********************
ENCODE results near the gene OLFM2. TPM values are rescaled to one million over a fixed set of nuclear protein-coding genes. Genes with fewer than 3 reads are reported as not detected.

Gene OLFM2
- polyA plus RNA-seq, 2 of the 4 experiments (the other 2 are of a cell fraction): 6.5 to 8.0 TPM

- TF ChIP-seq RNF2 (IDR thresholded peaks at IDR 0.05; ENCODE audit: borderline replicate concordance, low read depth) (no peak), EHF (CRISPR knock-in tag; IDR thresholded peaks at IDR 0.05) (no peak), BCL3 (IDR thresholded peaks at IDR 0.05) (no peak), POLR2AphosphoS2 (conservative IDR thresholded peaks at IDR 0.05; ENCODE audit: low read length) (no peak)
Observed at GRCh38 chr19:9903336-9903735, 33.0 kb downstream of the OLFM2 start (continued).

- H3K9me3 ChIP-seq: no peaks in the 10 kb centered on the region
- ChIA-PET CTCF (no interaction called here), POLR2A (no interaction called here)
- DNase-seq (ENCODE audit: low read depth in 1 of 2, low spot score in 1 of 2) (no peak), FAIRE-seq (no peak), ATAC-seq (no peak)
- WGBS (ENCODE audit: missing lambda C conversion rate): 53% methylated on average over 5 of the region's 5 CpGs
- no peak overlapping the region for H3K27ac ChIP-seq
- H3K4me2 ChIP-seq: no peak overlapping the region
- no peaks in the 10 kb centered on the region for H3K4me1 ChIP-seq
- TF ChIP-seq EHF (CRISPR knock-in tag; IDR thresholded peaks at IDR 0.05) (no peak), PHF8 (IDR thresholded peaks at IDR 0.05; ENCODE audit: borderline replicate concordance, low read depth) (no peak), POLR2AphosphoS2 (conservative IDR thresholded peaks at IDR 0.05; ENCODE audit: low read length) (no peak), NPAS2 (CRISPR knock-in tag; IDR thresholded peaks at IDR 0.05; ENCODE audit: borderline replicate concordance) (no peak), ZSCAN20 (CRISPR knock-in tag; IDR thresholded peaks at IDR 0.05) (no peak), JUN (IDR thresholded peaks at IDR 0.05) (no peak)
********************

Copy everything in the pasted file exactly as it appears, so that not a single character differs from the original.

ENCODE results near the gene OLFM2. TPM values are rescaled to one million over a fixed set of nuclear protein-coding genes. Genes with fewer than 3 reads are reported as not detected.

Gene OLFM2
- polyA plus RNA-seq, 2 of the 4 experiments (the other 2 are of a cell fraction): 6.5 to 8.0 TPM

- TF ChIP-seq RNF2 (IDR thresholded peaks at IDR 0.05; ENCODE audit: borderline replicate concordance, low read depth) (no peak), EHF (CRISPR knock-in tag; IDR thresholded peaks at IDR 0.05) (no peak), BCL3 (IDR thresholded peaks at IDR 0.05) (no peak), POLR2AphosphoS2 (conservative IDR thresholded peaks at IDR 0.05; ENCODE audit: low read length) (no peak)
Observed at GRCh38 chr19:9903336-9903735, 33.0 kb downstream of the OLFM2 start (continued).

- H3K9me3 ChIP-seq: no peaks in the 10 kb centered on the region
- ChIA-PET CTCF (no interaction called here), POLR2A (no interaction called here)
- DNase-seq (ENCODE audit: low read depth in 1 of 2, low spot score in 1 of 2) (no peak), FAIRE-seq (no peak), ATAC-seq (no peak)
- WGBS (ENCODE audit: missing lambda C conversion rate): 53% methylated on average over 5 of the region's 5 CpGs
- no peak overlapping the region for H3K27ac ChIP-seq
- H3K4me2 ChIP-seq: no peak overlapping the region
- no peaks in the 10 kb centered on the region for H3K4me1 ChIP-seq
- TF ChIP-seq EHF (CRISPR knock-in tag; IDR thresholded peaks at IDR 0.05) (no peak), PHF8 (IDR thresholded peaks at IDR 0.05; ENCODE audit: borderline replicate concordance, low read depth) (no peak), POLR2AphosphoS2 (conservative IDR thresholded peaks at IDR 0.05; ENCODE audit: low read length) (no peak), NPAS2 (CRISPR knock-in tag; IDR thresholded peaks at IDR 0.05; ENCODE audit: borderline replicate concordance) (no peak), ZSCAN20 (CRISPR knock-in tag; IDR thresholded peaks at IDR 0.05) (no peak), JUN (IDR thresholded peaks at IDR 0.05) (no peak)